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Review: Cracker: the Best Dog in Vietnam by Cynthia Kadohata

Title: Cracker: the Best Dog in Vietnam
Author: Cynthia Kadohata
Year Published: 2007

Genre: YA historical fiction
Pages: 308
Rating: 5 out of 5

Location (my 2017 Google Reading map)USA (GA, IL) and Vietnam

FTC Disclosure: I borrowed this book from my school library

Summary (from the back of the book): Cracker is one of the United States Army's most valuable weapons: a German shepherd trained to sniff out bombs, traps, and the enemy. the fate of entire platoons rests on her keen sense of smell. She's a Big Deal, and she likes it that way. Sometimes Cracker remembers when she was younger, and her previous owner would feed her hot dogs and let her sleep in his bed. That was nice, too.

Rick Hanski is headed to Vietnam. There, he's going to whip the world and prove to his family and his sergeant--and everyone else how didn't think he was cut out for war--wrong. But sometimes Rick can't help but wonder that maybe everyone is is right. Maybe he should have just stayed at home and worked in his dad's hardware store.

When Cracker is paired with Rick, she isn't so sure about this new owner. He's going to have to prove himself to her before she's going to prove herself to him. They need to be friends before they can be a team, and they have to be a team if they want to get home alive.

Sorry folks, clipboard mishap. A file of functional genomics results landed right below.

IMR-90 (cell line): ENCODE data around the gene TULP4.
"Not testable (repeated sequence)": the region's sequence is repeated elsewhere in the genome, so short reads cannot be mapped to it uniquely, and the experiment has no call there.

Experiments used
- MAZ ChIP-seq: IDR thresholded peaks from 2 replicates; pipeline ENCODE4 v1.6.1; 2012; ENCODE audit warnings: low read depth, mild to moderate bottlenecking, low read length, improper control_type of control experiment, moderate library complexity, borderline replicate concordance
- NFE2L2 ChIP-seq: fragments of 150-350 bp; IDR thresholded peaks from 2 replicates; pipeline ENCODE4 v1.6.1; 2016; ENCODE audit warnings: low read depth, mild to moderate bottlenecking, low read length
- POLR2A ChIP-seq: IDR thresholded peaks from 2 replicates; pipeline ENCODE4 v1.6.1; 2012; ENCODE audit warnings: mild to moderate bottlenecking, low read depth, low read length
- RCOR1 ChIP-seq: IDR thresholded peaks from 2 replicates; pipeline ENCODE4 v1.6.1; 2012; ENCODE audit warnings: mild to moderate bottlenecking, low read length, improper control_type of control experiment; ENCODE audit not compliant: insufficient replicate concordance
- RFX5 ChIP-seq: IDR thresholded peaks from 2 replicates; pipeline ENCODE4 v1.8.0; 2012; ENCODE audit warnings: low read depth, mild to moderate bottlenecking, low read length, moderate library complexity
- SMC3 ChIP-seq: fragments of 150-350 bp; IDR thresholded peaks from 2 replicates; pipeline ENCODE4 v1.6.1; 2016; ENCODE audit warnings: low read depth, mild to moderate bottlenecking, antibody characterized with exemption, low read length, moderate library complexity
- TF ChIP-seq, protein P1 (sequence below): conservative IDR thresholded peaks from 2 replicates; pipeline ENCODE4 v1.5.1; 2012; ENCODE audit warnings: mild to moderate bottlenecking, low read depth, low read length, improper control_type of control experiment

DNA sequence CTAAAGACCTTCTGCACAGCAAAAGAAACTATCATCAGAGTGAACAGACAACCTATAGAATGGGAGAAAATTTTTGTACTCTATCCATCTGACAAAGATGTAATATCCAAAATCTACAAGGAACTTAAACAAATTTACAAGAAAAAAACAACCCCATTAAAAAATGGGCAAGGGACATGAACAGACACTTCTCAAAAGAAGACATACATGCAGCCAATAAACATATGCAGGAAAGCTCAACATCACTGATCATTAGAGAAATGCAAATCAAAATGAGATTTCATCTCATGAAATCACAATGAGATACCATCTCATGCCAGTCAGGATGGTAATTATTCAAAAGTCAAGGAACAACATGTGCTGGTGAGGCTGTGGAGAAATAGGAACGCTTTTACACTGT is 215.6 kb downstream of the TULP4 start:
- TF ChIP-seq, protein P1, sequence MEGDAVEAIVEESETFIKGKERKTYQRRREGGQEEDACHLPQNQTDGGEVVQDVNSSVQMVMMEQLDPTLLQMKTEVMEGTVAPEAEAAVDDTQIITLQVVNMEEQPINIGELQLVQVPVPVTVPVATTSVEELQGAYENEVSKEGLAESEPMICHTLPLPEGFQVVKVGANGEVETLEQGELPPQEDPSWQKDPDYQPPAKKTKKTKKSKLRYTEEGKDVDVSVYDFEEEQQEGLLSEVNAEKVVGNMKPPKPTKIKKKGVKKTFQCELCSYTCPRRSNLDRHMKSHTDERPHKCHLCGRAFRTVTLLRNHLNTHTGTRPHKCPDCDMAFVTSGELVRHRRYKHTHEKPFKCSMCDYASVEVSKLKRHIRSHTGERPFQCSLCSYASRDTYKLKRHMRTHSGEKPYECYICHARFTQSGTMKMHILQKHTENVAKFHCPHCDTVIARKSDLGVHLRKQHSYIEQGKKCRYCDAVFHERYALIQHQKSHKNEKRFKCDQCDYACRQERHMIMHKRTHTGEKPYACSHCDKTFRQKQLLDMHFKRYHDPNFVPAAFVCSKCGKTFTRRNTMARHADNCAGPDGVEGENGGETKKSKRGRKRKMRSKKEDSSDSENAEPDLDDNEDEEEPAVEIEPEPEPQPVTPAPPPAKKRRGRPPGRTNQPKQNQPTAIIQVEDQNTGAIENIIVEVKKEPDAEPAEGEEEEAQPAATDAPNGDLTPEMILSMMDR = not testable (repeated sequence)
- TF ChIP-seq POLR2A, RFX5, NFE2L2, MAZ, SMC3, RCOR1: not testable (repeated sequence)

Review: A book about the experiences of a young man in the Vietnam Conflict combined with a story about his dog? Sign me up. I have meant to read this book for about six years and can't believe it took me so long to get around to it. I've spent the day reading with tears streaming down my face.

Any book that is told partly from the dog's perspective is going to be a good one in my view. I like how the story was told from both Rick's point of view and Cracker's often changing perspective mid-page. It wasn't confusing, but rather obvious given the thoughts that were happening. I also loved the relationship between Cracker and her original owner, twelve-year-old Willie and between Cracker and Rick. As any dog owner knows, there is a special bond between dog and owner. I like to think my dog, Charlie, communicates with me, but I realize now that soldiers and their dogs really have to be in tune with one another and have very special commands in order to do their jobs.

While this book takes place in Vietnam, I did keep thinking about the soldiers who are dog handlers in both Afghanistan and Iraq. The main difference is that in Vietnam, US soldier-dogs were not brought home. I cannot imagine working so closely with a dog then having to leave him to be put to sleep or released into the local population. Thank goodness that practice has changed.

If you want a feel-good book then this is one to read!

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